How Taylor Swift’s Popularity Turned Static into Gold

If you don’t know who Taylor Swift is, you may be the last person on the planet who can lay claim to that. The 25 year-old singer-songwriter is as big of a superstar as any — her last album, “1989,” sold nearly 1.3 million copies in the first week alone (and that’s only U.S. sales), a huge number especially considering the ubiquity of streaming music services. In the second half of 2014, Swift dominated the charts with her song “Shake It Off” (released as a single in August) followed by the song “Blank Space” (released in November), and both are among the top 15 most viewed videos on YouTube. It really doesn’t matter what Taylor Swift does — her enormous, highly-engaged fan base ensures that everything she does is a commercial success.

Even if she does a little bit of nothing.

That’s what happened in October of 2014, if you were in Canada, at least. Swift’s album, 1989, was scheduled to be released in the U.S., Canada, and much of Europe on October 27th. The build-up to the release was immense, with all sorts of teasers and press tours and the like — and a pair of early releases. “Shake It Off” hit the airwaves months beforehand, and two other songs pre-dated the album release date, too. Swift debuted a 15-second teaser of the song “Out of the Woods” on October 13th and her label made the entire song for sale the day later. On October 20th, Team Swift released the song “Welcome to New York” as well. Fans were primed to be on the lookout for pre-released tracks from Swift’s album. So when a curiously-titled “Track 3” hit the iTunes Canada store — yours for $1.29! — many fans didn’t think twice. They simply clicked the button to buy the superstar’s latest song, and the image below appeared in their iTunes library:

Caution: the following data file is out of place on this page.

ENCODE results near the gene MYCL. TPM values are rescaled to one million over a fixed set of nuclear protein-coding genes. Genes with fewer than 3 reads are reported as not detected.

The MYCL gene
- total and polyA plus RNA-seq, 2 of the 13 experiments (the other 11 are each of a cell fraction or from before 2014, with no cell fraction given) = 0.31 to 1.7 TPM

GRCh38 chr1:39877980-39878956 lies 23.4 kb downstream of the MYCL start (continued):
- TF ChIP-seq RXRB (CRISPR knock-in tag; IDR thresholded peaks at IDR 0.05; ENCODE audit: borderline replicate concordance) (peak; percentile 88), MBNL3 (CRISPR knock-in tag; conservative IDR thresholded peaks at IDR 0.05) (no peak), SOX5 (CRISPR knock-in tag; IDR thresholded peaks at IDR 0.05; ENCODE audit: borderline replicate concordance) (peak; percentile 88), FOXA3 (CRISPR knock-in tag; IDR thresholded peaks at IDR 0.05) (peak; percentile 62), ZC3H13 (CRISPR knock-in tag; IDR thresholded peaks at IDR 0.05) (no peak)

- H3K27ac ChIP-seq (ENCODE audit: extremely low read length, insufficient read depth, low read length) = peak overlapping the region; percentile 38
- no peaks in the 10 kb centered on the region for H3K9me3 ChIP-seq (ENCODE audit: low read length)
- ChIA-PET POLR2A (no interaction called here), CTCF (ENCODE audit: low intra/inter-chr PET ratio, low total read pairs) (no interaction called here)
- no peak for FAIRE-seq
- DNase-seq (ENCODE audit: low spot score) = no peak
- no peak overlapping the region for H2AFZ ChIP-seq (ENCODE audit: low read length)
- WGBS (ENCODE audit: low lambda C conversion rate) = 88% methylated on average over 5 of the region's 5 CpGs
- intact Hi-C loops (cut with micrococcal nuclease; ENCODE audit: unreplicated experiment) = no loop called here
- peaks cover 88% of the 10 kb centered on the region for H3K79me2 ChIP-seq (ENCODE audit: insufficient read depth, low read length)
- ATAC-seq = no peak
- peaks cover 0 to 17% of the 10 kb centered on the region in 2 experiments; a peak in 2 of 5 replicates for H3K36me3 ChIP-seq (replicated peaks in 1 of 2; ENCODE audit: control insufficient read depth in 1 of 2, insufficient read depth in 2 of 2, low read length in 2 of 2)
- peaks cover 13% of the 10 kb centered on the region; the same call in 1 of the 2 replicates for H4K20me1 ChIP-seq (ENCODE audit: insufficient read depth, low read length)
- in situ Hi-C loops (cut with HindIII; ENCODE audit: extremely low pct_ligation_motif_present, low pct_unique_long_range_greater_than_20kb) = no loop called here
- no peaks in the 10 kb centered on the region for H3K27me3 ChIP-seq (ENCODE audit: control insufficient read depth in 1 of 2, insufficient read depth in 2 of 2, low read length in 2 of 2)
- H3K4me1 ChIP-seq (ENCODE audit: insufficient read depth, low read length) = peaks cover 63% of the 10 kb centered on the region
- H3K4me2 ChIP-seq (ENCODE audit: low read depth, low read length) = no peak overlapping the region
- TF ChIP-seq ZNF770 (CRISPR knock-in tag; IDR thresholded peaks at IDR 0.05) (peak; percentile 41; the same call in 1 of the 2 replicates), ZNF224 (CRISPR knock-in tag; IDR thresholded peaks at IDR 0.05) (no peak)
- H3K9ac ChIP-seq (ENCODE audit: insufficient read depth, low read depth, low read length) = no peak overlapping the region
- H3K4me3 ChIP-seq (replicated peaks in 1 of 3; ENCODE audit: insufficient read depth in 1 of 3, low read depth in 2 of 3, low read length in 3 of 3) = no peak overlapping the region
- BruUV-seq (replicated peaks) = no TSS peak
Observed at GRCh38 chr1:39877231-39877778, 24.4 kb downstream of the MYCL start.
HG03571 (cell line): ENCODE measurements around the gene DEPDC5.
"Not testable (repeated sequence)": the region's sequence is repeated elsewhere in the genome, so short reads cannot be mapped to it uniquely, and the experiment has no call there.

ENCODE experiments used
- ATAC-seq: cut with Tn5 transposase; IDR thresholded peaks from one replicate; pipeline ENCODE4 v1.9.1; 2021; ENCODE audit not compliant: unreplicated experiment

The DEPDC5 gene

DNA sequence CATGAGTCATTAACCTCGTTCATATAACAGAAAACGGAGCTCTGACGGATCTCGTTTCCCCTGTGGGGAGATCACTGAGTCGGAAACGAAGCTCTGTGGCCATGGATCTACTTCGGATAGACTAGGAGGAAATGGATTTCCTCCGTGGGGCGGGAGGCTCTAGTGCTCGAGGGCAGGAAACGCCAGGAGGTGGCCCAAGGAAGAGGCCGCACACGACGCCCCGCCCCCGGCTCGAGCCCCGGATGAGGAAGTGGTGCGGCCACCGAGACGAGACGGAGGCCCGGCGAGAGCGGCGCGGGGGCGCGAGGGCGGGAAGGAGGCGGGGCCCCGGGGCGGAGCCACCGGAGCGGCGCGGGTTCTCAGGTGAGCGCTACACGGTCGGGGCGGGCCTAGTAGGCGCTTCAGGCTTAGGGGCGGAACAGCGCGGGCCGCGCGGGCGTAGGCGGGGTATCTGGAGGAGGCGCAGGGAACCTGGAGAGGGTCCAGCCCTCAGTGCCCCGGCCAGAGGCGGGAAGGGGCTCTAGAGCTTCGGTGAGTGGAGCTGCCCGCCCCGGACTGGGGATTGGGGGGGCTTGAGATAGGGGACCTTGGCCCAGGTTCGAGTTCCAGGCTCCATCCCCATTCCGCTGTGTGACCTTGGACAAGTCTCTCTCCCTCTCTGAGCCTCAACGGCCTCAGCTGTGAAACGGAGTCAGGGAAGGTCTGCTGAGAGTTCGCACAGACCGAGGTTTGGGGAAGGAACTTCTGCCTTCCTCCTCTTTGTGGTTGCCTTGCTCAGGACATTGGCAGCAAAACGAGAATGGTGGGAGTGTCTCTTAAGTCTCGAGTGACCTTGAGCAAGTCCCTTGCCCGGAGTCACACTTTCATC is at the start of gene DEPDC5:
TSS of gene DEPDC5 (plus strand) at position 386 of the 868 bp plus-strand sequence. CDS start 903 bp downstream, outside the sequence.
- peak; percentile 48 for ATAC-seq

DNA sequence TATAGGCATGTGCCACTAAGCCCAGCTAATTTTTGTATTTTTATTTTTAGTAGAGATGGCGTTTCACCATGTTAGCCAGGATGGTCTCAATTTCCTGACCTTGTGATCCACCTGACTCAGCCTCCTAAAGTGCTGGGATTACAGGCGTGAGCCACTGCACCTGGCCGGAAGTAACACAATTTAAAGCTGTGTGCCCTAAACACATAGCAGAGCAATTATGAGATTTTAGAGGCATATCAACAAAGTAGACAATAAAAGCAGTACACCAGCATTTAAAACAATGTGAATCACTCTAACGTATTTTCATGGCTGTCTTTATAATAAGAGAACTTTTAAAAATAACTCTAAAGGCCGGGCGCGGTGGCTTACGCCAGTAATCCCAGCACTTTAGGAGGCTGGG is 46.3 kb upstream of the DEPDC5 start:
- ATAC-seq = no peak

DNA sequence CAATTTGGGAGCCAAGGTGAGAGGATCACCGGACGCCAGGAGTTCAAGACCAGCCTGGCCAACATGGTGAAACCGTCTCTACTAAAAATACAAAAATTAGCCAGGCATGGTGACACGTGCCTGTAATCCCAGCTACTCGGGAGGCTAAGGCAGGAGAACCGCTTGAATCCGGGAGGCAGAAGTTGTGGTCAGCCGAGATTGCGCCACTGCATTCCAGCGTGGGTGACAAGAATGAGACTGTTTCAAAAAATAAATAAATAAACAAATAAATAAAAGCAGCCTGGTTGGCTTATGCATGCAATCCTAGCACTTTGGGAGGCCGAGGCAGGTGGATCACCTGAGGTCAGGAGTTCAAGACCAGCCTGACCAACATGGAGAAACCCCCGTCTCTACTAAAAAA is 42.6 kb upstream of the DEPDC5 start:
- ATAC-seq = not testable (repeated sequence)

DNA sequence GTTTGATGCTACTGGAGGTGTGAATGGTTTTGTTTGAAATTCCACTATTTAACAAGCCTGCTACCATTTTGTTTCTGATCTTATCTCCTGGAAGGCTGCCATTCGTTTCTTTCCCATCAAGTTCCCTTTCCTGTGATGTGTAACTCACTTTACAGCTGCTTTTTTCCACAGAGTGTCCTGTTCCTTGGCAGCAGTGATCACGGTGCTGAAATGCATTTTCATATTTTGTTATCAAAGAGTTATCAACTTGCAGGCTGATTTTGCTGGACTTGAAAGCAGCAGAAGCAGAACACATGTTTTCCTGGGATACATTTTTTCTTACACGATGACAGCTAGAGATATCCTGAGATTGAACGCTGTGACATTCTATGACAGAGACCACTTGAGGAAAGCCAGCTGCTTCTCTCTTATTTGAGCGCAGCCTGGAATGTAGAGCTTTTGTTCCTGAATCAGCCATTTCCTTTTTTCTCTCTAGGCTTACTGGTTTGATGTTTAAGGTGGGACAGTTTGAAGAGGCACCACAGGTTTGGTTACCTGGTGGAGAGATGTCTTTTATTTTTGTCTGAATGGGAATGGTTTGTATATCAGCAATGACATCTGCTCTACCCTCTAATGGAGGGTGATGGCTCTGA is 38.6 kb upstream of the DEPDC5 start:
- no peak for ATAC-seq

You’ll note pretty quickly that the quirky name isn’t the only strange part of the song — the track length is very, very short, at only eight seconds. And for those who listened to the mini-masterpiece, they found out that the eight seconds came and went without a single note — as TIME reported, the “song” consisted of nothing more than static. But it was a very, very popular eight seconds of static. The song shot to the top of the charts of of the iTunes Canada music store, as seen below.< 7db14409-127e-4424-ad13-2ad3db66b3f8

Taylor Swift’s popularity had turned a few seconds of noise into a best-selling single.The upload was accidental, of course — neither Apple nor Swift’s team commented on the cause, but it was widely assumed to be a glitch. Customers were refunded their money once Apple noticed the mistake, and the “song” disappeared from the iTunes Canada store.

Bonus Fact: In 2009, Taylor Swift won the MTV Video Music Award in the Best Video Category for her song, “You Belong with Me.” Famously, Kanye West interrupted her acceptance speech, taking the mic to assert that Beyonce should have won the award instead. (Watch it here.) The event seems ready-made for a Saturday Night Live parody, right? Right. So it only makes sense that SNL parodied West’s behavior — with West starring as himself — in an episode. In the segment, seen here, the performer/producer interrupts the Kids’ Choice Awards, the Nobel ceremony, and a pumpkin contest, each time arguing that he was the rightful winner of the award. It’s a great parody of West’s VMA antics — except that it isn’t one. The SNL segment can’t be a commentary on the 2009 VMAs because it’s from 2007 — two years before the interruption.

Take the Quiz: Name all eight items in each of these four sets of things.

From the Archives: The story of an unknown band that made $19,000 by singing in silence.

Related: 1989.